Q: Could you explain what biosensors are?
A: Biosensors are a good way to diagnose diseases or detect viruses, and toxic substances for humans and the environment. Biosensors are usually small, and convenient to handle in size. A biosensor should have three main components: bioreceptor (biomolecules), transducer (produces a signal by electrons or light), and converter (can be read, e.g. by color or other metrics). The ideal biosensor can be easily used in any application.
Q: Could you briefly describe the area of research you have been working on?
A: We are developing aptamer-based biosensors, especially screening pairs of aptamers. Aptamers are the next generation bio-receptors, composed of DNA or RNA nucleic acids, in lieu of antibodies which can bind to the target specifically. Generally speaking, biosensors using a single aptamer are unstable in terms of signal generation or reproducibility. That’s why most commercialized biosensors use a pair of receptors (aptamers or antibodies). Therefore, we are working on developing a pair of aptamers that binds to the same target at two different binding sites at the same time, allowing a sandwich form (aptamer1-target-aptamer2) to be possible. In particular, we have our own aptamer development technology that can develop a pair of aptamers (duo) successfully and we call this method “Graphene-oxide SELEX (GO-SELEX)”. By using this GO-SELEX, we have been able to develop many pairs of aptamers for a few different targets including protein biomarkers and viruses, very successfully, demonstrating strength of this methodology.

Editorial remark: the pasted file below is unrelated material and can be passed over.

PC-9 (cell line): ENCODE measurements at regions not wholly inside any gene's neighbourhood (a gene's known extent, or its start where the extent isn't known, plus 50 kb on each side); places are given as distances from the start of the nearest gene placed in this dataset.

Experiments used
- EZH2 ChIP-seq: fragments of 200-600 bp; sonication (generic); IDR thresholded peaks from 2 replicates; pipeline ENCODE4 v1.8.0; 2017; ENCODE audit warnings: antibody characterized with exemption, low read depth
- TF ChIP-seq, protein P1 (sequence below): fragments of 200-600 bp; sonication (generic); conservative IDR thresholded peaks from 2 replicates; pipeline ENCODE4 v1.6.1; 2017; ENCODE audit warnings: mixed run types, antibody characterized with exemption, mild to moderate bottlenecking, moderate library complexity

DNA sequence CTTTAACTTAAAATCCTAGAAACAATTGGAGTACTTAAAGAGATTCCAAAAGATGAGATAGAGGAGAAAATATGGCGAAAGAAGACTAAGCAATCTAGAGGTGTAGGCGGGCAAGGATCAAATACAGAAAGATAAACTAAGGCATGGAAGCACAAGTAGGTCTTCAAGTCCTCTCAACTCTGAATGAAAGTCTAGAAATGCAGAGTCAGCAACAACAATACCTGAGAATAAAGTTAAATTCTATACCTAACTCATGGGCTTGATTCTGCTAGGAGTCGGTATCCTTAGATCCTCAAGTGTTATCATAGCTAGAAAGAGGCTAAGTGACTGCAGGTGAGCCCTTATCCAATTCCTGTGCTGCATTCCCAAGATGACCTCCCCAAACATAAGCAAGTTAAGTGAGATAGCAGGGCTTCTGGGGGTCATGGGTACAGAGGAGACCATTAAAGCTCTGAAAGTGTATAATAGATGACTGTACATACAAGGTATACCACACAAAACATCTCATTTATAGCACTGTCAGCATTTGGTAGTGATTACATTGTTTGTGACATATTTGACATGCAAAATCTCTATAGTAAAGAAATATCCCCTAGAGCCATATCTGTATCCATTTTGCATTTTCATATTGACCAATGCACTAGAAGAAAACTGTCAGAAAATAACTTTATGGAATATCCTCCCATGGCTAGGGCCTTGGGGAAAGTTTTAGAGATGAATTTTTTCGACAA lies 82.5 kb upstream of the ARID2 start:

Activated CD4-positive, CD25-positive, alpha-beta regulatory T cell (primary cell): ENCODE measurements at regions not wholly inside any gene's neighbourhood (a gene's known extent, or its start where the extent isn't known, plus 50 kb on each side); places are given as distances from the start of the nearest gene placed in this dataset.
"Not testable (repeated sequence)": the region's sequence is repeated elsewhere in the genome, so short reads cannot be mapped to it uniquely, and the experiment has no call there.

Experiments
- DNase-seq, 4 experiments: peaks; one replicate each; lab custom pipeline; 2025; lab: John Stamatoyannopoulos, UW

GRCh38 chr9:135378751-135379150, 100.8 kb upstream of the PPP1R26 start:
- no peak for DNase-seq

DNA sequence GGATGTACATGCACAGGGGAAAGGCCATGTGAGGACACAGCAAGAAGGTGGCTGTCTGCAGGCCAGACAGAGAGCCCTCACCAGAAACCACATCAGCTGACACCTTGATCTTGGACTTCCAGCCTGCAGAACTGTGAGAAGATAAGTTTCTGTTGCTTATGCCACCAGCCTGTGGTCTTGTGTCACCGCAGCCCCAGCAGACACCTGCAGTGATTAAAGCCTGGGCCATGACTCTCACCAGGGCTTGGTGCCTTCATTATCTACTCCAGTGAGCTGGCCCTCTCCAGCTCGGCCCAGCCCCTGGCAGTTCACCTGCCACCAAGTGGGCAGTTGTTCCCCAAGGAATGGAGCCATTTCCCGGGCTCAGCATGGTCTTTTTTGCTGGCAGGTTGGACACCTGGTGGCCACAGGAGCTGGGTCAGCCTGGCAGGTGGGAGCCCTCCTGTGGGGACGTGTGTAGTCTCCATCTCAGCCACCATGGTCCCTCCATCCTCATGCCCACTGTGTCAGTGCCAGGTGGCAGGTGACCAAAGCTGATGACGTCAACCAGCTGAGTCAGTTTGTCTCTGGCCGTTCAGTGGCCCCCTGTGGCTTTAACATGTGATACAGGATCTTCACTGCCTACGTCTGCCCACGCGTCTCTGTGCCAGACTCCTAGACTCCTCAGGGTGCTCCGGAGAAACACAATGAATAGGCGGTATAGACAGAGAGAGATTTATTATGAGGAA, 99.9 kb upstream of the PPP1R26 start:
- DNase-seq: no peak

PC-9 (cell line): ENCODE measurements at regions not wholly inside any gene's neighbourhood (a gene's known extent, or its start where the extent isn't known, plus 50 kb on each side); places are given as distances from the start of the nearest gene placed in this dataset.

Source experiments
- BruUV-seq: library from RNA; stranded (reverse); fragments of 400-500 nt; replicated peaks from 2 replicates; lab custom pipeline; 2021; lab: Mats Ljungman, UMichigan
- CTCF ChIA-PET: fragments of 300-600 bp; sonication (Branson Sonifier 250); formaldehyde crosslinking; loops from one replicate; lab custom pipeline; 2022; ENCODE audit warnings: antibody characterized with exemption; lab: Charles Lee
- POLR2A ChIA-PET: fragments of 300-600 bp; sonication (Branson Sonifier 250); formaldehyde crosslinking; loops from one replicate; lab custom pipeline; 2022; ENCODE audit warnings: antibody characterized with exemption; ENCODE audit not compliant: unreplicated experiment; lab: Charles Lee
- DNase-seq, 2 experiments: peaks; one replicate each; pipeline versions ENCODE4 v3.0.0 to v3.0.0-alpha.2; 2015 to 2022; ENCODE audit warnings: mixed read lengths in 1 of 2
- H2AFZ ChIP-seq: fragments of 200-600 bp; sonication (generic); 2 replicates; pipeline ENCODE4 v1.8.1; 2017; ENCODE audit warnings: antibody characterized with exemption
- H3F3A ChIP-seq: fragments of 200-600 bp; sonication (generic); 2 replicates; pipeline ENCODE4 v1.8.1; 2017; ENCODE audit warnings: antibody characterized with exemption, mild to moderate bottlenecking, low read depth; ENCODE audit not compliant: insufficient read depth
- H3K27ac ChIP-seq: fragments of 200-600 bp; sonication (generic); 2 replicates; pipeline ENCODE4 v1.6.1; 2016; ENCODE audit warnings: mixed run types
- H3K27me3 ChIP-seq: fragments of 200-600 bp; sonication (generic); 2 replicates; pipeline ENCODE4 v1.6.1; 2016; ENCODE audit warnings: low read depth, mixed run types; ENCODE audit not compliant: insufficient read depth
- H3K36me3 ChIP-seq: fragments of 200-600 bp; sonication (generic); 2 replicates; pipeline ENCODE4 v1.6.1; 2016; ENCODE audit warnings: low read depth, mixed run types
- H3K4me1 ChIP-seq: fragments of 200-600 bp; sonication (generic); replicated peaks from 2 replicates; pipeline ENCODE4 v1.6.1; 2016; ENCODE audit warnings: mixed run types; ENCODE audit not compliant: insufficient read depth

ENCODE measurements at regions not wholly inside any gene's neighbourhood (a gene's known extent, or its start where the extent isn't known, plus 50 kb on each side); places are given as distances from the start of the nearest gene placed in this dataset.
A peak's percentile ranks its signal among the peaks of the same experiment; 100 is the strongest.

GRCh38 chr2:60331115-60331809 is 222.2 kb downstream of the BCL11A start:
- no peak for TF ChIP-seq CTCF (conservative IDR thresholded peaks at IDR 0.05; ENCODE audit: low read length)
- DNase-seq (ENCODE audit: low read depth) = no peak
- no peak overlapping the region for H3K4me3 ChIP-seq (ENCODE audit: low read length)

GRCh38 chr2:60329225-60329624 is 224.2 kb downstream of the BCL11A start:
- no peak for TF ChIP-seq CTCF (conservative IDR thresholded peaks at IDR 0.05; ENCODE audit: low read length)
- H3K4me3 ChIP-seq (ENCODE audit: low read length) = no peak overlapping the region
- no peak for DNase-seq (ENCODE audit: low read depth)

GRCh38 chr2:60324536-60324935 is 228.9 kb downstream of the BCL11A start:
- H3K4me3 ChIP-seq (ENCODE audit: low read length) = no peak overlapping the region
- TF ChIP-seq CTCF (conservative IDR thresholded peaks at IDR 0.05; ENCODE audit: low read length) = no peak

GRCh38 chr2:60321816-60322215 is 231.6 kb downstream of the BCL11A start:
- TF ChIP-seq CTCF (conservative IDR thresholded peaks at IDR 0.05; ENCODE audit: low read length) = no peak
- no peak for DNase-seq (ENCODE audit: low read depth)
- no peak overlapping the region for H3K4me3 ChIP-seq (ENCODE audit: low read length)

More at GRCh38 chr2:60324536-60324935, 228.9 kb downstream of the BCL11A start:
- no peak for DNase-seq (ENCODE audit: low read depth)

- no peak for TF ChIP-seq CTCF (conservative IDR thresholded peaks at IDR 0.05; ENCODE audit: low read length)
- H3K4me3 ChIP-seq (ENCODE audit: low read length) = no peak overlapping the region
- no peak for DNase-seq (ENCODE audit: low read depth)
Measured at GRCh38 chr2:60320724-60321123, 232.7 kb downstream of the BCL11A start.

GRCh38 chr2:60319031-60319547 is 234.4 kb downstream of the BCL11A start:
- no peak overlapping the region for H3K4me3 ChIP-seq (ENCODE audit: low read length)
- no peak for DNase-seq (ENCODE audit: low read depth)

Q: What are the major strengths (and weaknesses) of aptamer-based sandwich-type biosensors compared to other platforms?
A: The advantages of aptamer-based sandwich-type biosensors are sensitivity and stability, compared to a single aptamer-based biosensors. Since the aptamer-based sandwich-type biosensors use two different aptamers, a primary aptamer, capturing the target and the secondary aptamer, binding to the target generating the signal, the signal indicating the binding to the targets can be independently amplified by using gold nanoparticles, enzymes and so on. In addition, since the signal is independently generated from the secondary aptamer, the signals are very stable and reproducible.
Q: What do you see as the potential applications of this research?
A: It is clear that these aptamer-based sandwich-type biosensors can be applied to the very general form of lateral flow assays, such as pregnancy diagnosis kits. The aptamer-based sandwich-type biosensor can also be utilized in the diagnosis of human diseases, detection of pandemic viruses, or contaminants in food and environment.
Q: What challenges or obstacles still remain in relation to this line of research?
A: It is still a challenge to develop aptamers for the targets that exist in very complex media, such as blood or excrement. In addition, it is also very challenging to find a pair of aptamers for small molecules less than 1000 Daltons.
Q: Are there any other developments in the field we should look out for?
A: Many research teams are working on developing various types of biosensors using aptamers. In particular, the lateral flow strip assay (LFSA) and electrochemical sensors are attractive and platforms that can be easily used with convenience and portability.
A: We are very happy to have received that title and it is really an honor for us! I hope that the title will bring more readers to pay attention to this paper and also to the Journal of Biological Engineering as well.
Read more about biosensors and technologies in this collection published in Journal of Biological Engineering.